I was in no mood for a dream spa weekend: My back was tweaked from running, my throat still rasped from laryngitis, and I was exhausted from too much life and too little sleep. Even more annoying, I had to set the alarm because the airplane was scheduled to leave LAX for San Francisco at 9:15 a.m. Those airplanes are always late.
Talk about cranky.
And, just as I predicted, the plane left . . . well, actually it left on time.
I bypassed baggage claim with my carry-on bag and strolled right out to the sidewalk, where I stood for a moment, positive the driver would be late. At the exact appointed time--11:15 a.m.--a blue van pulled to the curb.
It was a driver, come to fetch me for Skylonda. I had no idea what to expect. But clearly, the spa gods were colluding to lift my mood. All I knew was that I would be spending 24 hours at a nearly new spa nestled in the redwoods along the spine of the Santa Cruz Mountains that stretch between San Francisco and Palo Alto.
Most people come to Skylonda Retreat for a week of rigorous fitness and pampering starting at $2,400. A few stay for three or four days (days are prorated at $400 each). Those prices are what makes the weekend alternative so appealing. For $322 for a single person, or $250 per person for a couple, you can spend a day and night at Skylonda, starting at noon on Saturday. Everything--including the shuttle to and from the airport, all taxes and tips--is included in the price. The only extra option is a Sunday morning facial, which costs $60.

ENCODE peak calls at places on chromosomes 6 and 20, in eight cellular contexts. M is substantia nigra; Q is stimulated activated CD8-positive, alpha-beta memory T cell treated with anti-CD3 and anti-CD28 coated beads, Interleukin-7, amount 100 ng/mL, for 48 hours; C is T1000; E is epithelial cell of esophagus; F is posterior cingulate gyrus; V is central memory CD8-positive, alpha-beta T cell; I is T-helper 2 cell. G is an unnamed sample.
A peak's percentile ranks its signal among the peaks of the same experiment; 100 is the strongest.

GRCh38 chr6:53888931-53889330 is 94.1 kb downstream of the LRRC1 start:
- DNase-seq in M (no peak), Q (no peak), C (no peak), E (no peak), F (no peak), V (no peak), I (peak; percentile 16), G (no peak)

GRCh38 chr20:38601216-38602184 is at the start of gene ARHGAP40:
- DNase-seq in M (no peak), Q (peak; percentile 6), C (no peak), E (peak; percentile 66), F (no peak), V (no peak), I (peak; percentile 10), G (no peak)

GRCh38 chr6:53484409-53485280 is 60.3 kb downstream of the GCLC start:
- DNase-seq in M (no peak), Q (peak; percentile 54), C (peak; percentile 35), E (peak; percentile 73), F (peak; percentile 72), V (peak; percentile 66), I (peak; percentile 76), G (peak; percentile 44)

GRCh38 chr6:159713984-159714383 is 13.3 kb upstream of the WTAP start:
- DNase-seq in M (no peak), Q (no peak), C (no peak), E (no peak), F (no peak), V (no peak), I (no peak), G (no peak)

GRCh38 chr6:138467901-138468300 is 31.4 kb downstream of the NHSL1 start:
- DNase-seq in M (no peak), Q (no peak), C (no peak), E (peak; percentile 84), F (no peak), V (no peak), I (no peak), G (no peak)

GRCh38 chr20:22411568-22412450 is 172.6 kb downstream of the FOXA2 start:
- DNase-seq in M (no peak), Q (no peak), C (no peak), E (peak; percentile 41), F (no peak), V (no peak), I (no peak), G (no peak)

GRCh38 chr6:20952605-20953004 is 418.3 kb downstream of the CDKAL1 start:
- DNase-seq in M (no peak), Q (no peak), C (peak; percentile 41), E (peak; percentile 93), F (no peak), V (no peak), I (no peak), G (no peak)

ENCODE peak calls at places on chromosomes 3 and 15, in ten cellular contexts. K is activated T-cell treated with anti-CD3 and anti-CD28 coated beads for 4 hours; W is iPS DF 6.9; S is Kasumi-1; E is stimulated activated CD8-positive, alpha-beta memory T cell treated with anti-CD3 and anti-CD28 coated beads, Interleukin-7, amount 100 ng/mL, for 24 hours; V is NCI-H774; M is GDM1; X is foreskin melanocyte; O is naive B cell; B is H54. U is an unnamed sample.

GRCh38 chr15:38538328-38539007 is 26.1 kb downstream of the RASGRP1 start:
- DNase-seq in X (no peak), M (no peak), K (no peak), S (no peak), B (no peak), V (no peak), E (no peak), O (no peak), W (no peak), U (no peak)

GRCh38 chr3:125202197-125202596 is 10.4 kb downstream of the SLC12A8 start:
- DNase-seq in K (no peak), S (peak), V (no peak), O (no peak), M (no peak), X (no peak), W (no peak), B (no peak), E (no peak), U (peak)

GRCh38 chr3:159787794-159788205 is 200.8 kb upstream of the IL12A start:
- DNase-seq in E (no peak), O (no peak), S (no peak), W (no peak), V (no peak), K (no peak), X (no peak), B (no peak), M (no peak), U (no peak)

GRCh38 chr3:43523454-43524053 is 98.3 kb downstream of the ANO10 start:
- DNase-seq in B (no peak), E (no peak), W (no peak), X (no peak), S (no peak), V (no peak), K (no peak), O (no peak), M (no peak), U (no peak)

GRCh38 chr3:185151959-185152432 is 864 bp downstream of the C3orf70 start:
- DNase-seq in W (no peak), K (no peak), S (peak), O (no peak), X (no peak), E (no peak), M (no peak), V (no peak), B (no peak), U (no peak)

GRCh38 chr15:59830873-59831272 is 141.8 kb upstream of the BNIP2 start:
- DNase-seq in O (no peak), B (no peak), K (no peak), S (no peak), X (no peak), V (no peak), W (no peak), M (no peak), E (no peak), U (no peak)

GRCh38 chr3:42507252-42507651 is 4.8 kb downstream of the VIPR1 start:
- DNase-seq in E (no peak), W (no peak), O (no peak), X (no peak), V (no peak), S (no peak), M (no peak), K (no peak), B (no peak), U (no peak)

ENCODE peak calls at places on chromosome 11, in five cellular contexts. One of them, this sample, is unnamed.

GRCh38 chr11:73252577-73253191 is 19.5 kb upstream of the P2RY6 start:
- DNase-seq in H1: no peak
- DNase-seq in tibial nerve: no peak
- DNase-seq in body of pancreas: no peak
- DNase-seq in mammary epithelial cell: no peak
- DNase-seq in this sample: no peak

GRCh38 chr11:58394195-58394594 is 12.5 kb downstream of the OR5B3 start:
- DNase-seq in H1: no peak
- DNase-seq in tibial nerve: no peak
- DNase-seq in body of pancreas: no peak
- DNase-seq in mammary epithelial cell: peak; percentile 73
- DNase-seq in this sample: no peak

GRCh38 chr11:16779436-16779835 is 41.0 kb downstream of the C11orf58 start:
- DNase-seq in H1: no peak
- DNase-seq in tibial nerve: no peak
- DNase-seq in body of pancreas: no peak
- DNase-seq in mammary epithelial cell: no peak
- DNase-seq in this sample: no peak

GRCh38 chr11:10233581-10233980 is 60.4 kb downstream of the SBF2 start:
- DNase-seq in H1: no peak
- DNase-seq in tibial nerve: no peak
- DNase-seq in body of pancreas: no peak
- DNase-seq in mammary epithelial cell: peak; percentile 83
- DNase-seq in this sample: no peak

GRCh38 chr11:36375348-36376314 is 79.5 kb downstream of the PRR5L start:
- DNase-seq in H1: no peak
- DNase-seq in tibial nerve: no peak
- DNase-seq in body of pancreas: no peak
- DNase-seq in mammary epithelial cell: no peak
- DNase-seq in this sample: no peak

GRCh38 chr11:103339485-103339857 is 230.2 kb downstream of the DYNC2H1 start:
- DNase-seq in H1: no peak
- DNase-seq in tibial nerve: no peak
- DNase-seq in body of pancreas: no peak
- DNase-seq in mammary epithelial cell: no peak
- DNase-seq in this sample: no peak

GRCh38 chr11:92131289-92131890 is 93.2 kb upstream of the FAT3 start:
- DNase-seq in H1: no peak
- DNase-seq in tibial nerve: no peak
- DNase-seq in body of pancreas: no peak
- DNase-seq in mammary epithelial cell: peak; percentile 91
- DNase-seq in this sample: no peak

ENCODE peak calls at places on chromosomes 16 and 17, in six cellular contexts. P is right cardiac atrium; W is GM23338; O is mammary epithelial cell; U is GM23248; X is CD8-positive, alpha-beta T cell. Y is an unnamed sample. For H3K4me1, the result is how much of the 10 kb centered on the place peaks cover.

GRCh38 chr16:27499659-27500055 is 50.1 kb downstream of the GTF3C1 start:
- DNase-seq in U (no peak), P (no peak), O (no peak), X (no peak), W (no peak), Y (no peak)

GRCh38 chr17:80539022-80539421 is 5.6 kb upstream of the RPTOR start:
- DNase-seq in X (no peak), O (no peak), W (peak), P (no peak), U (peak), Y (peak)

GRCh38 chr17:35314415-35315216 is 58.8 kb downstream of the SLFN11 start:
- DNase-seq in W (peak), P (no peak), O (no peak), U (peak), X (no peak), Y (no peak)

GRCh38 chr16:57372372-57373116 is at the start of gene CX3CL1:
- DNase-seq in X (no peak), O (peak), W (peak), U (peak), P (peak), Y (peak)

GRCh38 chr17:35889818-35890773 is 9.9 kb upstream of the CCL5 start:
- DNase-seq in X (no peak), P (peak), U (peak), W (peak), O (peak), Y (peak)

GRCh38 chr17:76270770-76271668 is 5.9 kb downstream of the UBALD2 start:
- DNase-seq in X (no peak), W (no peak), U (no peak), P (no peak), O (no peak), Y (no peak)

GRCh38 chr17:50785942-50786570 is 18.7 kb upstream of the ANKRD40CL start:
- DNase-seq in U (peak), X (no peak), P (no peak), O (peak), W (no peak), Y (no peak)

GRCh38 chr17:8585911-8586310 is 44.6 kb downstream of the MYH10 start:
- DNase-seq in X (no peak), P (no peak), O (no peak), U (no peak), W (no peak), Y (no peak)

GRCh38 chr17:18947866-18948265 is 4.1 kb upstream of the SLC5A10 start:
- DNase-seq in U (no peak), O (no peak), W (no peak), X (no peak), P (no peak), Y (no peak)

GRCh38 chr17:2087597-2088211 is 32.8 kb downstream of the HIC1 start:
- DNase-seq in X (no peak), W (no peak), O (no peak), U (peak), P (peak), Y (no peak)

After I checked in, a fitness instructor took me to my room, which overlooked a small emerald lawn that gave way to a gorgeous stand of redwoods and madronos. The room, with exposed log walls, was spacious if slightly spartan, furnished with two double beds, a night stand, two armoires and a heavy, sashed curtain that could be drawn between the beds for privacy. The rooms opposite me looked into the small parking area--not an awful view, but not as nice as mine. The bathroom was small but serviceable, with a shower but no bath. A heavy, white terry robe, puffy slippers and fanny pack with water bottles and packets of Kleenex were waiting in my room. And as the instructor left, she gave me a printed schedule with every moment of the next 24 hours accounted for.
The spa can accommodate up to 30 guests in its 15 rooms, but on this weekend, there were only nine of us. Most of the guests were like me--women with jobs and/or husbands and/or kids, women who needed a day and night out of the loop. There was only one man among us--a retired Napa Valley grocer who had come with his wife.